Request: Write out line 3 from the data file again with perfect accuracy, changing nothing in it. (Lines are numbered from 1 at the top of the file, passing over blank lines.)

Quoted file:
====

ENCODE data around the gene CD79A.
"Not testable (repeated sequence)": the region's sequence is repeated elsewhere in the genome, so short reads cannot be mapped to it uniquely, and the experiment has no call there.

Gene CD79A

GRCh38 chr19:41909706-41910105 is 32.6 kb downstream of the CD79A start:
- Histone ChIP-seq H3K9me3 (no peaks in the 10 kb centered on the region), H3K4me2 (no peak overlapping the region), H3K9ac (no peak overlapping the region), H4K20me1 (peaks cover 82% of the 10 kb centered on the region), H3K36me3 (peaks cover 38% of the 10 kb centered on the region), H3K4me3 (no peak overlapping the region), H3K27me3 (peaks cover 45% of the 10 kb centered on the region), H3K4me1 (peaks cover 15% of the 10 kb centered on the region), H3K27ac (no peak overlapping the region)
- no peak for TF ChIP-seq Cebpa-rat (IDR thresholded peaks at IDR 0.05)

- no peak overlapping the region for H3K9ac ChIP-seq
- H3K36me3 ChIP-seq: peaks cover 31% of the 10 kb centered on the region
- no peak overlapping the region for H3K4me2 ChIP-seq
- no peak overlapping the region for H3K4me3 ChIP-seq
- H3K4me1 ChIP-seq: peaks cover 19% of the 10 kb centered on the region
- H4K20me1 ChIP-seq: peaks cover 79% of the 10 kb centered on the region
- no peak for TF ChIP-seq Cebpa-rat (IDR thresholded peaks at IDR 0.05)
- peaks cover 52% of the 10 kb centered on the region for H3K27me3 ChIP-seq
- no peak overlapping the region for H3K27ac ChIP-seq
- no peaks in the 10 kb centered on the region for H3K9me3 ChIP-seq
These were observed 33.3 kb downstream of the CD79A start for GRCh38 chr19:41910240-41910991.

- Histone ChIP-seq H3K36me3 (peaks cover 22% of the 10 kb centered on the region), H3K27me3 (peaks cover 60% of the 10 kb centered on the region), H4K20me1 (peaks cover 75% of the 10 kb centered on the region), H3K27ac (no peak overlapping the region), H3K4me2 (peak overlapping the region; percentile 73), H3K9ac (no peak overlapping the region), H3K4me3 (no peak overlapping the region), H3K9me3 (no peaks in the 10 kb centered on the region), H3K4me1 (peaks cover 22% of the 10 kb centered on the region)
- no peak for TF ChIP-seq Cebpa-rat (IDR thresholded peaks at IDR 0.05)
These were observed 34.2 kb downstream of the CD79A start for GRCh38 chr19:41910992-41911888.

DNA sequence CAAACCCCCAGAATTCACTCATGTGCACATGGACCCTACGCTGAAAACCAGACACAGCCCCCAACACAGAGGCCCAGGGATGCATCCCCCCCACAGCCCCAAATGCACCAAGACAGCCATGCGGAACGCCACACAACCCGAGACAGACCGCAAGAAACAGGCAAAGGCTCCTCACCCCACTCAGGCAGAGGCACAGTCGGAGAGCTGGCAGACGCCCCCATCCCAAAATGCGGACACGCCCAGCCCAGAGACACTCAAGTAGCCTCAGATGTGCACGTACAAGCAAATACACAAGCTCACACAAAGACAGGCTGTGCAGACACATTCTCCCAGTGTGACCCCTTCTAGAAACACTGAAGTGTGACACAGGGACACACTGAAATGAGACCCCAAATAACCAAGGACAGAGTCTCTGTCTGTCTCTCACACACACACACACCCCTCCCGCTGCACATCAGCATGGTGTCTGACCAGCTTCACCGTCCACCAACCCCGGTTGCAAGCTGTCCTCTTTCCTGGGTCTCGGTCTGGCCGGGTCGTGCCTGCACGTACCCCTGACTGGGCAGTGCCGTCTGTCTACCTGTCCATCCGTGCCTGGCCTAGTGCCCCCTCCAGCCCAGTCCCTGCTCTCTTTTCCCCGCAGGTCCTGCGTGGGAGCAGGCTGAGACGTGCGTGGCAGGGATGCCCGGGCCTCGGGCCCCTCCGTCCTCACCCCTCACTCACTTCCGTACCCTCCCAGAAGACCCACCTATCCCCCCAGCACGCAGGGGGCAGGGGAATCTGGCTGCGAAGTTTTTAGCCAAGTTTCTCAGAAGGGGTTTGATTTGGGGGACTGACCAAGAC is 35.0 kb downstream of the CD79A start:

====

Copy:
Gene CD79A